My Point of Heu: Kardashian didn’t break the Internet
It’s been one week since Kim Kardashian attempted to “break the Internet” with her revealing cover story and photo shoot for Paper Magazine. And, while most haven’t actually read the entire article as I have, comical parodies and copycats are littering the Internet and perpetuating the eye-popping showcase of the reality star’s photographed assets. I thought I would share my perspective on this controversial topic since I am a woman of the same age, with a similar figure, just trying to get by in this age of digital, social and mass media.
First, let’s review the facts: Kim Kardashian is famous; she is rich; and she is beautiful. What is she famous for? She had a sex tape with someone who was semi-famous, or at least had a famous sister. Kardashian was also an assistant to someone who had the same kind of fame, Paris Hilton, who also had a sex tape and a reality TV show that seemed to launch her career, if you want to call it that.
Second, Kardashian uses the Internet and social media accounts, including Instagram (21 million followers) and Twitter (25.5 million followers), to broaden her reach as a celebrity. She doesn’t post pictures every day focused on ending hunger, finding a cure for AIDS or inspiring others; she instead showcases her greatest asset — herself — by sharing selfies, modeling shots, family images and fashion photos.
Third, when Kardashian opted to do the Paper Magazine spread, it was an editorial gushing about how flawless and attractive the reality star is. The photo shoot was her idea to go fully nude. She was in control of the wardrobe, or lack thereof, and she did the shoot for free. Is this genius or naiveté? Knowing the buzz and reaction it would get, I think there is a stroke of genius somewhere in there.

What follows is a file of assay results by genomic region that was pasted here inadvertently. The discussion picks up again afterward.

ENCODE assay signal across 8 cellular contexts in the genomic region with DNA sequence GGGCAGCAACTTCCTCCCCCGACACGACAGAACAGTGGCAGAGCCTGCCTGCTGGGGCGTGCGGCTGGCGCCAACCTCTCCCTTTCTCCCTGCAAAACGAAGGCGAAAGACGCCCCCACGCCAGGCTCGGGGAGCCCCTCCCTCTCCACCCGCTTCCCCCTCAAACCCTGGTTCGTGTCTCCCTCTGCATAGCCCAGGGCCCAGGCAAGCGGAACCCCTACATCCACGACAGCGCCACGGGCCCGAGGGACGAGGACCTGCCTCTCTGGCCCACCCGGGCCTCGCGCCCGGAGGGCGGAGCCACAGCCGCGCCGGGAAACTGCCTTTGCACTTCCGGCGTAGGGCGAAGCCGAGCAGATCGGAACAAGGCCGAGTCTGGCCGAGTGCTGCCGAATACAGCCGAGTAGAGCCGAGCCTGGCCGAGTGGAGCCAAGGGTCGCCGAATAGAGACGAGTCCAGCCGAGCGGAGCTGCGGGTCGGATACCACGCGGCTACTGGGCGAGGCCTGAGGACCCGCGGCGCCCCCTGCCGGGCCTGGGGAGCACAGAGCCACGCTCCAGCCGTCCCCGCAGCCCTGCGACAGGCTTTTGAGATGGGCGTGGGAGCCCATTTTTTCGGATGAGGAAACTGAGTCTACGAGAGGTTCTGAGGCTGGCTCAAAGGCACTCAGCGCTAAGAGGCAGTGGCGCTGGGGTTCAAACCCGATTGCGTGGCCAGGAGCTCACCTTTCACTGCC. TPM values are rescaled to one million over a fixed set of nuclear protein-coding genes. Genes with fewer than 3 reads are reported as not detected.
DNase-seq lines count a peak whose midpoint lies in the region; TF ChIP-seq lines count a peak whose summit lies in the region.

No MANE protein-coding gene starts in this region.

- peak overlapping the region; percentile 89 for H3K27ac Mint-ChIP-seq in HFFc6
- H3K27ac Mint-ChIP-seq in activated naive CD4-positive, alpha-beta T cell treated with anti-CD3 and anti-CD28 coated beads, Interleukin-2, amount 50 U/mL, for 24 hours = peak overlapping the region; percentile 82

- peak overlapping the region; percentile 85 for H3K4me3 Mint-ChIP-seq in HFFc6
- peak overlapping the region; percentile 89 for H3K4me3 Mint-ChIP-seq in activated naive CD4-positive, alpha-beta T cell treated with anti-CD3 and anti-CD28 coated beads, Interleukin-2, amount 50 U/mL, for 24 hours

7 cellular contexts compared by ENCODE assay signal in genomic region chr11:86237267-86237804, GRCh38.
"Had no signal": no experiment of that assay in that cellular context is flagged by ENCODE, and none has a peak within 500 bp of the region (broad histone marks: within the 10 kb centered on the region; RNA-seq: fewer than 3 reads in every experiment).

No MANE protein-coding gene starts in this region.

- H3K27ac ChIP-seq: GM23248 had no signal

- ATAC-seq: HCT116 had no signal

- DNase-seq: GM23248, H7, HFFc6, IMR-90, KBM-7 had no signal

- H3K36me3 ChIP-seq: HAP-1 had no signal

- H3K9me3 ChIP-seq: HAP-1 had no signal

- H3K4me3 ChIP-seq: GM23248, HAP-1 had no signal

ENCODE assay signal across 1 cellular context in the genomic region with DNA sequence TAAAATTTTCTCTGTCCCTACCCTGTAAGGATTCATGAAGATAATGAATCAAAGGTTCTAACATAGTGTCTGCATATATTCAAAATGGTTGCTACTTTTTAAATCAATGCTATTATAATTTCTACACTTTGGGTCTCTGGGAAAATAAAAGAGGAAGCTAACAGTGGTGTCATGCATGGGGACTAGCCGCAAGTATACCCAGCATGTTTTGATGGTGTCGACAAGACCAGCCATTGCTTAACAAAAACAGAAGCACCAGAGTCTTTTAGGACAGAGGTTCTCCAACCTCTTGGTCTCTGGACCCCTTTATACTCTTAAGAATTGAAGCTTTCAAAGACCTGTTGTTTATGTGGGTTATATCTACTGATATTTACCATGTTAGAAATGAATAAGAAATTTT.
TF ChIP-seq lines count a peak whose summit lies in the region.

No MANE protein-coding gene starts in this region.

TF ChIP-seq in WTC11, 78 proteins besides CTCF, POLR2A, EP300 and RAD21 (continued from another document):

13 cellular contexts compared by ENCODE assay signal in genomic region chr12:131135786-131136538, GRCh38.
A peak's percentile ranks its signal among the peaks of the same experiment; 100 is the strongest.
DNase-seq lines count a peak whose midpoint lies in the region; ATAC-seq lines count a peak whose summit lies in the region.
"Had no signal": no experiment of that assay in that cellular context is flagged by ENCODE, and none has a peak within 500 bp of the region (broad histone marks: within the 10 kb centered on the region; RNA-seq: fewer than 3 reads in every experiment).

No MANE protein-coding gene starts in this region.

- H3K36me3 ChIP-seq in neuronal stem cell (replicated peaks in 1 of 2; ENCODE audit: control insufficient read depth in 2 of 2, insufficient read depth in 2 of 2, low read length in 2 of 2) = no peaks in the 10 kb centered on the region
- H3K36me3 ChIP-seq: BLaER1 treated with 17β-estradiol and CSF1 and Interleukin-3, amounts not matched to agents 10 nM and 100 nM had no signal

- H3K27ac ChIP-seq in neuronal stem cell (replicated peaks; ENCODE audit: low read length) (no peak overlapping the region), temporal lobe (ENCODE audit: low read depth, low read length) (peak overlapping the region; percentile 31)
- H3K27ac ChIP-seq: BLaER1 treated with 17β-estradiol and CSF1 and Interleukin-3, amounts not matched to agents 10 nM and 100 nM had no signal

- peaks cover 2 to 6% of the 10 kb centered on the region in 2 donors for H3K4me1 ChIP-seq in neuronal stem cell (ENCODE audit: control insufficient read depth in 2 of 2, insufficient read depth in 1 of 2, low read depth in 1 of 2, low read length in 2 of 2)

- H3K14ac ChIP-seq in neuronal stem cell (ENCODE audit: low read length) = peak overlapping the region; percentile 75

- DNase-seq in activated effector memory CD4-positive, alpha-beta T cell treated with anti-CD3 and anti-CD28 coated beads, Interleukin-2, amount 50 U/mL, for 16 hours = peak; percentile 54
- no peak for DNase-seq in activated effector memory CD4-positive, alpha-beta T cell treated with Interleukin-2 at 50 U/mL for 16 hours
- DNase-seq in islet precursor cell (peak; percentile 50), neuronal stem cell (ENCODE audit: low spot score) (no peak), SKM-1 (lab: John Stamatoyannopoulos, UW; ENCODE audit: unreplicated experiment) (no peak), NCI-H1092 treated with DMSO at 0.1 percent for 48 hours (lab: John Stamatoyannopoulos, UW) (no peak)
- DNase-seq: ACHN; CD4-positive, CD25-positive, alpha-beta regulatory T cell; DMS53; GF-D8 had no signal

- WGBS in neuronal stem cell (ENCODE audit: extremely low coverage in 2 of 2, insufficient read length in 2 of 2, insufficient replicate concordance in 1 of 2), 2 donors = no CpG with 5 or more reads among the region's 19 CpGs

The images taken by French photographer Jean Paul Goude are reminiscent of a series of photographs he took back in 1976 of a nude African-American model balancing a champagne glass on her backside. At the time, the photographer was dating Grace Jones, and had what he called, “Jungle Fever.” Those were very significant images at a time when racial tensions ran high and interracial dating was still taboo. Kardashian wanted to work with him, and whether or not she knew the cultural relevance of the images, she has stepped into a new elevated world of provocative celebrity.
As a woman who is curvy, I applaud her for loving and showcasing her body as she does. Society puts too much pressure on women to be thin and even ultra-skinny — a size 2 or to hide their “bigger bones.” Whether it’s enhanced or natural, Kardashian appears confident, proud and eager to showcase and sell herself. I must admit she is showcasing herself too much and too often for my taste, but I choose not to follow her posts or watch her silly television show. I hold myself to a higher standard and haven’t posed nude or ever publicly revealed that much of my body. Funny thing is after I competed at Miss America 10 years ago, I received an email from a Playboy publisher, but declined because I knew I wanted to be respected and taken seriously as a business person one day.
Some, however, point out that she is a mother and question how someone with a young child could reveal so much? But you have to admit it’s probably because of her sensuality and sexuality that her daughter was brought into this world. Kardashian had done Playboy and other revealing published photo shoots before, so why should she stop now? All-in-all, it’s her choice and her decision to objectify herself. Some might say this demeans women and objectifies femininity. I think this being 2014 and soon to be 2015, a woman can do whatever she wants, and if she is empowered to showcase her assets, let it be. You can chose to ignore it, appreciate it, applaud it or hate it.
As you can see, chatter about her full-frontal images and shiny derriere will continue until the next shocking Kardashian installment is made. And if she wanted people to talk about her and her body, it’s working… even though the Internet didn’t actually break. She just left a dent some might never forget, even if they wanted to.